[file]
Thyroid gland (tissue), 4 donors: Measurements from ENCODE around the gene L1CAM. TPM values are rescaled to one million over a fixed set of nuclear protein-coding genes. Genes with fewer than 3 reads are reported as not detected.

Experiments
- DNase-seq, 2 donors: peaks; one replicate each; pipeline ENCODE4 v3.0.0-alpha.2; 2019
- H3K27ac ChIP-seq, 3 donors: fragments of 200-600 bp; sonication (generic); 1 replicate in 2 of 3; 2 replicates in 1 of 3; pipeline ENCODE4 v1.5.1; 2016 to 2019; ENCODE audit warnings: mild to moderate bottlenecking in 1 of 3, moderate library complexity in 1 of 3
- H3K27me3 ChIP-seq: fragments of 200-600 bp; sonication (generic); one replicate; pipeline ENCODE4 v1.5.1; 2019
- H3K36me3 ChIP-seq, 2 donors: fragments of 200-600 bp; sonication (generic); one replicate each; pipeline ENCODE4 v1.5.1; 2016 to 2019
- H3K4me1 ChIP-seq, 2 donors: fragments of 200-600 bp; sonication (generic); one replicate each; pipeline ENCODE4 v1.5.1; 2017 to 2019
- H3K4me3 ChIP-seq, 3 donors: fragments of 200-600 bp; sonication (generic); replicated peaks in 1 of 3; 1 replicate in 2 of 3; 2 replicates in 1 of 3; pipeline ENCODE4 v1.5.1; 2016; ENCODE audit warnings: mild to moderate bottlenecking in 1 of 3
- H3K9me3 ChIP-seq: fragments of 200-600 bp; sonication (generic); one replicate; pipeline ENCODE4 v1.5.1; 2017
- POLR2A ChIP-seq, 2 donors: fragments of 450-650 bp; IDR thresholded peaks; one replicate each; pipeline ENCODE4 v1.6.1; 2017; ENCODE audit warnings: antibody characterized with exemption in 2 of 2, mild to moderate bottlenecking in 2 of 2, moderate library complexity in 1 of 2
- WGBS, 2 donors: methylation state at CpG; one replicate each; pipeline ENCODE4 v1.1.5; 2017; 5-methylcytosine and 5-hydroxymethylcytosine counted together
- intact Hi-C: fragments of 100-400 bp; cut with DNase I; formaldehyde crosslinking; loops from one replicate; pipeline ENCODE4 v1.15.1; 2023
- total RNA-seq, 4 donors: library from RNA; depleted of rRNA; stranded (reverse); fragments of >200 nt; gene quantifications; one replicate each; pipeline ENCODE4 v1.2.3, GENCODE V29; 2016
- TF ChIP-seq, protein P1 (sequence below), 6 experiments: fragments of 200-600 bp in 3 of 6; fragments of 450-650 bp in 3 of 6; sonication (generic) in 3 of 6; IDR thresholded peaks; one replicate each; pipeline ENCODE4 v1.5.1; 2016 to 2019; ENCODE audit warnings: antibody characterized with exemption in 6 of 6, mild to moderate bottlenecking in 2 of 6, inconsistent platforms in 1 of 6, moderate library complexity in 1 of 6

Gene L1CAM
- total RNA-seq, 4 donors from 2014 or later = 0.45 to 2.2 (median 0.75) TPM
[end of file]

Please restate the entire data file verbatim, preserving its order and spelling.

Thyroid gland (tissue), 4 donors: Measurements from ENCODE around the gene L1CAM. TPM values are rescaled to one million over a fixed set of nuclear protein-coding genes. Genes with fewer than 3 reads are reported as not detected.

Experiments
- DNase-seq, 2 donors: peaks; one replicate each; pipeline ENCODE4 v3.0.0-alpha.2; 2019
- H3K27ac ChIP-seq, 3 donors: fragments of 200-600 bp; sonication (generic); 1 replicate in 2 of 3; 2 replicates in 1 of 3; pipeline ENCODE4 v1.5.1; 2016 to 2019; ENCODE audit warnings: mild to moderate bottlenecking in 1 of 3, moderate library complexity in 1 of 3
- H3K27me3 ChIP-seq: fragments of 200-600 bp; sonication (generic); one replicate; pipeline ENCODE4 v1.5.1; 2019
- H3K36me3 ChIP-seq, 2 donors: fragments of 200-600 bp; sonication (generic); one replicate each; pipeline ENCODE4 v1.5.1; 2016 to 2019
- H3K4me1 ChIP-seq, 2 donors: fragments of 200-600 bp; sonication (generic); one replicate each; pipeline ENCODE4 v1.5.1; 2017 to 2019
- H3K4me3 ChIP-seq, 3 donors: fragments of 200-600 bp; sonication (generic); replicated peaks in 1 of 3; 1 replicate in 2 of 3; 2 replicates in 1 of 3; pipeline ENCODE4 v1.5.1; 2016; ENCODE audit warnings: mild to moderate bottlenecking in 1 of 3
- H3K9me3 ChIP-seq: fragments of 200-600 bp; sonication (generic); one replicate; pipeline ENCODE4 v1.5.1; 2017
- POLR2A ChIP-seq, 2 donors: fragments of 450-650 bp; IDR thresholded peaks; one replicate each; pipeline ENCODE4 v1.6.1; 2017; ENCODE audit warnings: antibody characterized with exemption in 2 of 2, mild to moderate bottlenecking in 2 of 2, moderate library complexity in 1 of 2
- WGBS, 2 donors: methylation state at CpG; one replicate each; pipeline ENCODE4 v1.1.5; 2017; 5-methylcytosine and 5-hydroxymethylcytosine counted together
- intact Hi-C: fragments of 100-400 bp; cut with DNase I; formaldehyde crosslinking; loops from one replicate; pipeline ENCODE4 v1.15.1; 2023
- total RNA-seq, 4 donors: library from RNA; depleted of rRNA; stranded (reverse); fragments of >200 nt; gene quantifications; one replicate each; pipeline ENCODE4 v1.2.3, GENCODE V29; 2016
- TF ChIP-seq, protein P1 (sequence below), 6 experiments: fragments of 200-600 bp in 3 of 6; fragments of 450-650 bp in 3 of 6; sonication (generic) in 3 of 6; IDR thresholded peaks; one replicate each; pipeline ENCODE4 v1.5.1; 2016 to 2019; ENCODE audit warnings: antibody characterized with exemption in 6 of 6, mild to moderate bottlenecking in 2 of 6, inconsistent platforms in 1 of 6, moderate library complexity in 1 of 6

Gene L1CAM
- total RNA-seq, 4 donors from 2014 or later = 0.45 to 2.2 (median 0.75) TPM